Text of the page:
The Glacier Protocol and Using Dice to Generate Keys

The Glacier Protocol and Using Dice to Generate Keys

By Cobo Vault | Cobo Vault | 20 Feb 2020

The Glacier Protocol is a storage scheme that takes the “not your keys, not your bitcoin” ethos to its literal extreme. While it’s a great reference for a completely trustless model of security, the majority of users don’t have the technical expertise or time to execute every step of Glacier Protocol’s 93-page manual, and are actually much more likely to risk losing everything by attempting to. However, average users can gain from learning about the Glacier Protocol’s more rudimentary tools, such as using casino-grade dice as a physical source of entropy.

Glacier Protocol in a Nutshell

Glacier Protocol was designed to be the gold standard of how to make every single storage and transaction decision from the perspective of security alone. To accomplish this, it completely eliminates reliance on third parties for things like private key generation and connecting to the blockchain. It requires the user to purchase their own laptops, USB keys, and casino-grade dice, and practically build the majority of their storage and transaction mechanisms from scratch. As you might imagine, you really have to know what you’re doing to get through the entire 93-page manual without risking something going wrong through human error. Just to begin with, one of the first steps requires you to know how to quarantine a laptop by manually removing its wi-fi communication card.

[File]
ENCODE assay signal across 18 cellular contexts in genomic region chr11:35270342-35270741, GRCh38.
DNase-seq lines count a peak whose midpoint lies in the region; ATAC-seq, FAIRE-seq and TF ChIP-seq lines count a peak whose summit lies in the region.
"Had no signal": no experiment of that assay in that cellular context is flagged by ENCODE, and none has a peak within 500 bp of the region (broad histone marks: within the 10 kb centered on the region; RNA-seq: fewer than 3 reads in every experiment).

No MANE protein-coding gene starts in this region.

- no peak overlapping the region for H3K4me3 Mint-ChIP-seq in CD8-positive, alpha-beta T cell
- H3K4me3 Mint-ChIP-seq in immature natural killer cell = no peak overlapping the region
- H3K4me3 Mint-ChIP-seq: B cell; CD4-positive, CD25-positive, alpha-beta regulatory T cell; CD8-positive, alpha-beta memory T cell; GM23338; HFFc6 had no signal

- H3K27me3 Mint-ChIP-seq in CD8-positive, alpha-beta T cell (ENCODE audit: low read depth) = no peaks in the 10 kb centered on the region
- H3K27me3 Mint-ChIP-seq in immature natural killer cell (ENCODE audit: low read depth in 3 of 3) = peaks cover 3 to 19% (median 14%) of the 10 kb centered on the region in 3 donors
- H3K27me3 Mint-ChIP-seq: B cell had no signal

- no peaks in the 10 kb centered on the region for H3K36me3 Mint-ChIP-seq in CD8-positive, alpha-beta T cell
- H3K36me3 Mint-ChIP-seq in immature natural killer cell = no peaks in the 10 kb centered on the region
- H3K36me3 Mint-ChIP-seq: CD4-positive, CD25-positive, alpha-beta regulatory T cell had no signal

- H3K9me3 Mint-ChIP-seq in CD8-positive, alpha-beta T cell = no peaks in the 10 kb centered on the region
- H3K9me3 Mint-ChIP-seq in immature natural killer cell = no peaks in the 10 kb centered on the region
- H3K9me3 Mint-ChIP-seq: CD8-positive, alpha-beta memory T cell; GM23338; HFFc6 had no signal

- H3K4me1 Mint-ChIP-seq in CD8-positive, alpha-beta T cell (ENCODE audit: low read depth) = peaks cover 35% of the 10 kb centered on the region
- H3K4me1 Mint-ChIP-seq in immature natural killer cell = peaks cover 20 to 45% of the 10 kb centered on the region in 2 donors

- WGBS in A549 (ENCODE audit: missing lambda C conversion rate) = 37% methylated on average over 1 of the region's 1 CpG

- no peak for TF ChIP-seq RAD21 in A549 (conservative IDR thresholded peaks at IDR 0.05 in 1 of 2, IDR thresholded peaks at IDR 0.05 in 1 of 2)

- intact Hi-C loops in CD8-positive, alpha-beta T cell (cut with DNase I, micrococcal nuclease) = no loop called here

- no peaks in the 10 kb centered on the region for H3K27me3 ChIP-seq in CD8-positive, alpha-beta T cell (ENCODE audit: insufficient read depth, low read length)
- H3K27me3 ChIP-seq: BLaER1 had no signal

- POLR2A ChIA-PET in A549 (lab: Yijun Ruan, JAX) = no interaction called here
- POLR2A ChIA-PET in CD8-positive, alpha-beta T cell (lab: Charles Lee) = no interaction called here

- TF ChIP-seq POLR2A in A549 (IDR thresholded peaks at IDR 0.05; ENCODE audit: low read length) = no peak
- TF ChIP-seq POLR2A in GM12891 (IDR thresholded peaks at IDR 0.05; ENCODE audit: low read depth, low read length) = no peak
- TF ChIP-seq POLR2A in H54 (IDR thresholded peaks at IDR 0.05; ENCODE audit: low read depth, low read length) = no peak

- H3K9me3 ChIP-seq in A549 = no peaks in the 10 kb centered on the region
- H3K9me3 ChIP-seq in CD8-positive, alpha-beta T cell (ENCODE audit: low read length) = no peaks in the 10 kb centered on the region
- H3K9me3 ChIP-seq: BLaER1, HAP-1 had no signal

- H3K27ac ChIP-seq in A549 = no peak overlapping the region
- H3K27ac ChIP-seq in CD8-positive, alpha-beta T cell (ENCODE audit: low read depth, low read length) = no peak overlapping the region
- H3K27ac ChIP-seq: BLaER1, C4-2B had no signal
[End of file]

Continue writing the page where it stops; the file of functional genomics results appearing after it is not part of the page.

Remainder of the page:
In addition to being a strength, Glacier Protocol’s completely trustless model of avoiding printers, network connections, and hardware wallets is its greatest weakness. The biggest downside for having to operate so many of the mechanisms manually is that you could easily fall victim to human error. The feeling of dread when transferring assets from a known wallet environment into unknown in inaccessible deep cold storage is familiar to many experienced bitcoiners, especially those who are aware of just how many things could go wrong and cause a total loss of assets. Apply the emotions of that moment to large parts of the Glacier Protocol process, and you have some idea of the stresses of the undertaking.

Glacier Protocol calls for a Faraday bag to sheath laptops in while they are running sensitive operations, but electromagnetic waves are just one of the many types of emissions leaked by the large attack surfaces of generic consumer electronic devices like air-gapped computers. While neither will a windowless room and white noise fan cover all the ways private keys can be exfiltrated, these measures are relatively easy to implement and can’t hurt, so they can be beneficial depending on your level of paranoia. Close the curtains and download a white noise mp3 file to give yourself some peace of mind while you are running sensitive operations. You never know, drones could be spying on you through your windows.

How to Use Dice to Generate Private Keys